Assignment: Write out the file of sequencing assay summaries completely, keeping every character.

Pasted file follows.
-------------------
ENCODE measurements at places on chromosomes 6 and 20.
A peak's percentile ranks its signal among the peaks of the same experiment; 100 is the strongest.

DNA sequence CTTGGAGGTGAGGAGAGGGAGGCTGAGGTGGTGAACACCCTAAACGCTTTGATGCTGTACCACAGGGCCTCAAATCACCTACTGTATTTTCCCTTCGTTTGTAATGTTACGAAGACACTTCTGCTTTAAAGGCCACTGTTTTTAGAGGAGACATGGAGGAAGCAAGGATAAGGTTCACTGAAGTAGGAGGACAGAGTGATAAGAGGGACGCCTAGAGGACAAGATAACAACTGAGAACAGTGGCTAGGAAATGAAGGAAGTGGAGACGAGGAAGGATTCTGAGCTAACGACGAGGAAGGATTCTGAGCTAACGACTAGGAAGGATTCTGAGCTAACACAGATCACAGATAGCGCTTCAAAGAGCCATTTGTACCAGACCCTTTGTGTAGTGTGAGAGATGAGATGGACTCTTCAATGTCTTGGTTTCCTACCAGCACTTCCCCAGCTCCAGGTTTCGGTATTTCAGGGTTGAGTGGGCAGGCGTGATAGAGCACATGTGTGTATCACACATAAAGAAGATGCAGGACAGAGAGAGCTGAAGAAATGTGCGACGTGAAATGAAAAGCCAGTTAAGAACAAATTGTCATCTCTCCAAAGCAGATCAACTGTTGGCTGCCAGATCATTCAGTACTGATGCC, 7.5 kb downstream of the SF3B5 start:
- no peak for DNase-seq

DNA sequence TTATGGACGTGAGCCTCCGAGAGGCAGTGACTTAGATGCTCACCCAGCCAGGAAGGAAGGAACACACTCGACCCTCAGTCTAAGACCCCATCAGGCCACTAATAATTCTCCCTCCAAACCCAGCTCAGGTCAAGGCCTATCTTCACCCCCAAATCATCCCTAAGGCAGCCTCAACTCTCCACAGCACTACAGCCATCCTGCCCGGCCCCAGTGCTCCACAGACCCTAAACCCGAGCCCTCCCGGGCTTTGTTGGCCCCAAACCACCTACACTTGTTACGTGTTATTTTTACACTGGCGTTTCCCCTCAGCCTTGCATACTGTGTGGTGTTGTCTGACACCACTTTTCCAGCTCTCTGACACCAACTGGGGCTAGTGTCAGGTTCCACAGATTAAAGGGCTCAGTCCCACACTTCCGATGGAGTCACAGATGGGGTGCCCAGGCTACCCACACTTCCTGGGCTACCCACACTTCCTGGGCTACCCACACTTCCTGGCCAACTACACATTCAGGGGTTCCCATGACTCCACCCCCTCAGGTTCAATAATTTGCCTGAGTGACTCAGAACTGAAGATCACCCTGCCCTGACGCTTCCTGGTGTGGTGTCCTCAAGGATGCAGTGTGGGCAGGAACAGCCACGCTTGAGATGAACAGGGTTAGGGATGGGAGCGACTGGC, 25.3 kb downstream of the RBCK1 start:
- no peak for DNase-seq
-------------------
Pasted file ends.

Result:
ENCODE measurements at places on chromosomes 6 and 20.
A peak's percentile ranks its signal among the peaks of the same experiment; 100 is the strongest.

DNA sequence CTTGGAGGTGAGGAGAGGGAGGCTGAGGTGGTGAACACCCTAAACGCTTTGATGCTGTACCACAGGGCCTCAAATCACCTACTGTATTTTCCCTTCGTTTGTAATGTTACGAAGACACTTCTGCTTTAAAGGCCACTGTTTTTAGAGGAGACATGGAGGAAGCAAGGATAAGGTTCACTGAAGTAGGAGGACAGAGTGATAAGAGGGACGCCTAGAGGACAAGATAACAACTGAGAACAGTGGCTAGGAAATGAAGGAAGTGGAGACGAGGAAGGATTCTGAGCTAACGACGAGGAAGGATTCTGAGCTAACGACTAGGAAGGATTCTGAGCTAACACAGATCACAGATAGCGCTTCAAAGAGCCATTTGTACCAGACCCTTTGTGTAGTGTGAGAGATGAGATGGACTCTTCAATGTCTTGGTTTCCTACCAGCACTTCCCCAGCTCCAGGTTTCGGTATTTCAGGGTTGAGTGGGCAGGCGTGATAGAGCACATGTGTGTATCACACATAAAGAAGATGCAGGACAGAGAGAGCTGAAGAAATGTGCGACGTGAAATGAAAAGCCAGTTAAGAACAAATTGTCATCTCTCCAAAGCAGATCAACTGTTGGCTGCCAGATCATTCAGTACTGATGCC, 7.5 kb downstream of the SF3B5 start:
- no peak for DNase-seq

DNA sequence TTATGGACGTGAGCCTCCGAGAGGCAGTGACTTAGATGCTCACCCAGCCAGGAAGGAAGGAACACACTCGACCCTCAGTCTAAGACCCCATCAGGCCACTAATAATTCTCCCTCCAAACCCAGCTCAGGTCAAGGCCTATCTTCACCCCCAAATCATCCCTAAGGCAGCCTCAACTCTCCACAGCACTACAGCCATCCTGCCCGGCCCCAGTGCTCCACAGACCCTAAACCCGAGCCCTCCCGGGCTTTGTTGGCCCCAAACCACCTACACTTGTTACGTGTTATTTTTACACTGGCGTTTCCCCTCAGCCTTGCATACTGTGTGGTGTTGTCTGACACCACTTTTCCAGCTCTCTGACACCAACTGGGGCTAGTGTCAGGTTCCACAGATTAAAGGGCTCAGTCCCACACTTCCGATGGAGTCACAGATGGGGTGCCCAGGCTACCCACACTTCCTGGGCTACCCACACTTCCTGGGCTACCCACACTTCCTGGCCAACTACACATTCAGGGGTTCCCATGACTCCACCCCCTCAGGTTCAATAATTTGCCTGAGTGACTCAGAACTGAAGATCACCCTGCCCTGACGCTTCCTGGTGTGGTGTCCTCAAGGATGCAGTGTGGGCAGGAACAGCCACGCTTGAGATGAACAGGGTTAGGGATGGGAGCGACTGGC, 25.3 kb downstream of the RBCK1 start:
- no peak for DNase-seq